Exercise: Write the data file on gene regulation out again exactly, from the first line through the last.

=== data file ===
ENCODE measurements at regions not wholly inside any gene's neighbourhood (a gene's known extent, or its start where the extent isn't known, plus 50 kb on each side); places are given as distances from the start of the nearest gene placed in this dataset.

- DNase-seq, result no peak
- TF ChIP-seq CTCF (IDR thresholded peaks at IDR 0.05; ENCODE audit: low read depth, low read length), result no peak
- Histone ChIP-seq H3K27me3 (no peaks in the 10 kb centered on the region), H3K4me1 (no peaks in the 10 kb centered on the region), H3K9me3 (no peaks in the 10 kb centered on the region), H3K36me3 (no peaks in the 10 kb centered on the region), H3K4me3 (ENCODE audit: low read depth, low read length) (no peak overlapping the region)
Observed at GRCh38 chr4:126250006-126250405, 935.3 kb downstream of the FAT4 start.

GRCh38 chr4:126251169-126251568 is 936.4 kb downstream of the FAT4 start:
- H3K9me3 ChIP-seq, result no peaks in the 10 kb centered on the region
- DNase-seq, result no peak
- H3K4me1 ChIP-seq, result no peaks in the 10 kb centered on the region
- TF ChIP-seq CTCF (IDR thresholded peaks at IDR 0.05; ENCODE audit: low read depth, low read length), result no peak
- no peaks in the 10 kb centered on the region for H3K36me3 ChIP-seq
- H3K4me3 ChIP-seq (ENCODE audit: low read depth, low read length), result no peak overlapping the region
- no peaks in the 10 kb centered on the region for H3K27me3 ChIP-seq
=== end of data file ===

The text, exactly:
ENCODE measurements at regions not wholly inside any gene's neighbourhood (a gene's known extent, or its start where the extent isn't known, plus 50 kb on each side); places are given as distances from the start of the nearest gene placed in this dataset.

- DNase-seq, result no peak
- TF ChIP-seq CTCF (IDR thresholded peaks at IDR 0.05; ENCODE audit: low read depth, low read length), result no peak
- Histone ChIP-seq H3K27me3 (no peaks in the 10 kb centered on the region), H3K4me1 (no peaks in the 10 kb centered on the region), H3K9me3 (no peaks in the 10 kb centered on the region), H3K36me3 (no peaks in the 10 kb centered on the region), H3K4me3 (ENCODE audit: low read depth, low read length) (no peak overlapping the region)
Observed at GRCh38 chr4:126250006-126250405, 935.3 kb downstream of the FAT4 start.

GRCh38 chr4:126251169-126251568 is 936.4 kb downstream of the FAT4 start:
- H3K9me3 ChIP-seq, result no peaks in the 10 kb centered on the region
- DNase-seq, result no peak
- H3K4me1 ChIP-seq, result no peaks in the 10 kb centered on the region
- TF ChIP-seq CTCF (IDR thresholded peaks at IDR 0.05; ENCODE audit: low read depth, low read length), result no peak
- no peaks in the 10 kb centered on the region for H3K36me3 ChIP-seq
- H3K4me3 ChIP-seq (ENCODE audit: low read depth, low read length), result no peak overlapping the region
- no peaks in the 10 kb centered on the region for H3K27me3 ChIP-seq